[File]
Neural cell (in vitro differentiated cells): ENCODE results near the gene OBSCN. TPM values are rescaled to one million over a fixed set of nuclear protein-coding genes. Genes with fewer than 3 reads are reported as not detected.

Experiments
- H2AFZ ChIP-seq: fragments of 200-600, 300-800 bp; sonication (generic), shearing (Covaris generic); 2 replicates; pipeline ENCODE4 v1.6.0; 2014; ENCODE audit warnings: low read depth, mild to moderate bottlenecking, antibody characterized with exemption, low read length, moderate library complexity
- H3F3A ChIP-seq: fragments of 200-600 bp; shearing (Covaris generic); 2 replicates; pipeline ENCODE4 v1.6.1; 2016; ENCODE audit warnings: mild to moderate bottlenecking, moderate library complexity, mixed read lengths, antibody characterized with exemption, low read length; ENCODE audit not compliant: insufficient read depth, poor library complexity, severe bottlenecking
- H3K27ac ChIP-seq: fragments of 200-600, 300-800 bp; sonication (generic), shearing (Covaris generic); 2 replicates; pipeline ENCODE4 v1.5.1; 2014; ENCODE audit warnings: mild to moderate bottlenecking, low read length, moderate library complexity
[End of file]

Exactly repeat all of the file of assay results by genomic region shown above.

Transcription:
Neural cell (in vitro differentiated cells): ENCODE results near the gene OBSCN. TPM values are rescaled to one million over a fixed set of nuclear protein-coding genes. Genes with fewer than 3 reads are reported as not detected.

Experiments
- H2AFZ ChIP-seq: fragments of 200-600, 300-800 bp; sonication (generic), shearing (Covaris generic); 2 replicates; pipeline ENCODE4 v1.6.0; 2014; ENCODE audit warnings: low read depth, mild to moderate bottlenecking, antibody characterized with exemption, low read length, moderate library complexity
- H3F3A ChIP-seq: fragments of 200-600 bp; shearing (Covaris generic); 2 replicates; pipeline ENCODE4 v1.6.1; 2016; ENCODE audit warnings: mild to moderate bottlenecking, moderate library complexity, mixed read lengths, antibody characterized with exemption, low read length; ENCODE audit not compliant: insufficient read depth, poor library complexity, severe bottlenecking
- H3K27ac ChIP-seq: fragments of 200-600, 300-800 bp; sonication (generic), shearing (Covaris generic); 2 replicates; pipeline ENCODE4 v1.5.1; 2014; ENCODE audit warnings: mild to moderate bottlenecking, low read length, moderate library complexity